SOUTHWIRE V. CERRO WIRE: Sep. 8, 2017. Before Lourie, Moore, and Hughes.
- The Federal Circuit held that the Patent Trial and Appeal Board erred in relying on inherency in making a determination of obviousness, because PTAB did not find that the Summers reference necessarily would achieve a 30% reduction in pulling force, but rather finding that it merely renders that limitation obvious.
- The Federal Circuit concluded that, while PTAB erred in relying on inherency, the error was harmless because PTAB made the necessary underlying factual findings to support its determination of obviousness. Specifically, the CAFC held that the claimed method simply applies the same process for the same purpose as discussed in Summers.
Southwire appealed the Patent Trial and Appeal Board’s decision in an inter partes reexamination that claims 1–42 of U.S. Patent No. 7,557,301 are unpatentable under 35 U.S.C. § 103. CAFC affirmed.
- Obviousness—Inherency: The Federal Circuit noted that the use of inherency in the context of obviousness must be carefully circumscribed because that which may be inherent is not necessarily known, and that which is unknown cannot be obvious. The CAFC further explained that while inherency may supply a missing claim limitation in an obviousness analysis, the limitation at issue necessarily must be present in order to be inherently disclosed by the reference.
- Obviousness—Inherency: The CAFC agreed with Southwire that PTAB erred in relying on inherency in making its obviousness determination. The ’301 patent is directed to manufacturing an electric cable, and involves a lubricant that is used to reduce the pulling force required to install the cable. PTAB found that because the claims recite “a preselected lubricant” chosen to “provide a reduced coefficient of friction,” they “require an amount of lubricant which meets the stated reduction in [coefficient of friction].” PTAB also found that because Summers teaches reducing the coefficient of friction using a lubricant, Summers inherently teaches the 30% reduction limitation because Summers renders it “obvious to have selected [lubricant] amounts” that achieve that result. The CAFC concluded that PTAB erred in relying on inherency without finding that Summers necessarily would achieve a 30% reduction in pulling force, but rather finding that it merely renders that limitation obvious. However, the CAFC further concluded that PTAB’s error was harmless because, although it improperly invoked inherency, it need not have because PTAB made the necessary underlying factual findings to support its obviousness determination.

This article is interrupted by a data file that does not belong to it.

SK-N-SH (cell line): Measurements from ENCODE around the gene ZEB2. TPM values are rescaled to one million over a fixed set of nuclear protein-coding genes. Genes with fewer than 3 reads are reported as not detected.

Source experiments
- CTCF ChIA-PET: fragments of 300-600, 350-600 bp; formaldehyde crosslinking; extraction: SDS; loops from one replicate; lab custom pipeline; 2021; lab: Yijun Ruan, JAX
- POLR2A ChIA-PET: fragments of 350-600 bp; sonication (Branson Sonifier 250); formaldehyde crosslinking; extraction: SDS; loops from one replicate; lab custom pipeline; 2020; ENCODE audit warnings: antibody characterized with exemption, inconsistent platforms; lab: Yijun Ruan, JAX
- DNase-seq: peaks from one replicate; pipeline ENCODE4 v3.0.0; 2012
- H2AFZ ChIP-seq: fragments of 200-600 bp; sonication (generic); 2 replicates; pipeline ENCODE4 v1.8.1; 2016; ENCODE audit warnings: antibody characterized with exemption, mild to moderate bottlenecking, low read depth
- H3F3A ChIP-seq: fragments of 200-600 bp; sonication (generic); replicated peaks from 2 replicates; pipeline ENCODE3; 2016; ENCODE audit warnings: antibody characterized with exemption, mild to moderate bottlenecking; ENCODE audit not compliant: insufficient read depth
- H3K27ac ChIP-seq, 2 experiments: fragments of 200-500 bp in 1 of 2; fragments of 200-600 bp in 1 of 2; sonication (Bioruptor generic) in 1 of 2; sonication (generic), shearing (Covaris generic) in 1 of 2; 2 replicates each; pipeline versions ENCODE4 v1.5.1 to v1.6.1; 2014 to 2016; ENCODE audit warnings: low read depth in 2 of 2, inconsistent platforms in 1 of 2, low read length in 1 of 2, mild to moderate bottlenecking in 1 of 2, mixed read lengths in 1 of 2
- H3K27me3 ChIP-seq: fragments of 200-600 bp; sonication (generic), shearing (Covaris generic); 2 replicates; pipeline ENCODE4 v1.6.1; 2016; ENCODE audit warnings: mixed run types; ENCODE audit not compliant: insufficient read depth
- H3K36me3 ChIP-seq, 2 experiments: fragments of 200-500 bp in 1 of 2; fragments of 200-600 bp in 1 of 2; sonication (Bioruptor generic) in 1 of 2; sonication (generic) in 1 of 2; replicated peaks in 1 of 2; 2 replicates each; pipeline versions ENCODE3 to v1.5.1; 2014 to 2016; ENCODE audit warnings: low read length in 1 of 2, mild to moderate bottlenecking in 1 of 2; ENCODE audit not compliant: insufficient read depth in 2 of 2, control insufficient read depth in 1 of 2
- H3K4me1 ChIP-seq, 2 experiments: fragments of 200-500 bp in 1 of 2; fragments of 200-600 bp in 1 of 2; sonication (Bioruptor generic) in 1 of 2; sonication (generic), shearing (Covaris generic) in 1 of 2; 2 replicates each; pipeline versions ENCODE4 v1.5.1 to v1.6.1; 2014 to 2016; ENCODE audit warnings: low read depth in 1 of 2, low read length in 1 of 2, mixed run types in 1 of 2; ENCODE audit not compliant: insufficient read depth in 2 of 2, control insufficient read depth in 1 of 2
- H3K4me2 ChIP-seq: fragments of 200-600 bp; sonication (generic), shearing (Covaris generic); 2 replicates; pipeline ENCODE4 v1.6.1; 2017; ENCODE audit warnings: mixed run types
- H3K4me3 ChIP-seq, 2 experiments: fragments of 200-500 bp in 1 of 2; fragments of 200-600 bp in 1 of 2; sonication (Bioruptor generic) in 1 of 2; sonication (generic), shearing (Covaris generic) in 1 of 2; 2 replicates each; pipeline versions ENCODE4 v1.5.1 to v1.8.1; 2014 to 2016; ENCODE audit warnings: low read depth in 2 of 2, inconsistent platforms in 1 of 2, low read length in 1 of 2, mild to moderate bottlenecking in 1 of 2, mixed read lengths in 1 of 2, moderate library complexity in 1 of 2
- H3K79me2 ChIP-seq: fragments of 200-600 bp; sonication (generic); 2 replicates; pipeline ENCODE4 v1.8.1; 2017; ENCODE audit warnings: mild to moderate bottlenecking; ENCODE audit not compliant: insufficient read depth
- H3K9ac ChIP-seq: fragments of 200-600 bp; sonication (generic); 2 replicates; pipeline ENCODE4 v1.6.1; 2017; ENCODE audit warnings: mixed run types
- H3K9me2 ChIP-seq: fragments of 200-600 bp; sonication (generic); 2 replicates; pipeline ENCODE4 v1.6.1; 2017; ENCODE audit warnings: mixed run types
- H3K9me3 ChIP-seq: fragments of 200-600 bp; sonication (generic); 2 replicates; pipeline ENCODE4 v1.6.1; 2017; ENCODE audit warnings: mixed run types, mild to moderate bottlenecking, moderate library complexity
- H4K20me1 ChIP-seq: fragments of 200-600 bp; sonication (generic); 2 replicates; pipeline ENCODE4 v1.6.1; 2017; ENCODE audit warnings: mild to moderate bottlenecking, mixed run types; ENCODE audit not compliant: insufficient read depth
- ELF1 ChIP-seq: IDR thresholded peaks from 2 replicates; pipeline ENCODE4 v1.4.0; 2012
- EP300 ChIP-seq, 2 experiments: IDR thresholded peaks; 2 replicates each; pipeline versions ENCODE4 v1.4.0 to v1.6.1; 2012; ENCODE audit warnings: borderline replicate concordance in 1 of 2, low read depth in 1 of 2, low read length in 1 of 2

- Obviousness: The CAFC held that PTAB made the necessary underlying factual findings to support its determination of obviousness. Specifically, the CAFC agreed with PTAB that the claimed method simply applies the same process for the same purpose as discussed in Summers—i.e., to reduce the pulling force on a cable for ease of installation. Further, the CAFC noted that there is no evidence that the claimed 30% reduction in pulling force would have been unexpected or unattainable from the process disclosed in Summers. The CAFC also noted that because Summers never quantified the reduction in pulling force, this does not preclude the possibility, or even the likelihood, that its process achieved at least a 30% reduction, especially since its stated purpose was the same as that of the ’301 patent. Finally, the CAFC stated that neither the patent itself nor any evidence proffered by Southwire during the reexamination provides any indication that the 30% reduction limitation was something other than an observed result of an old process, written into the claim in an attempt to avoid the prior art process.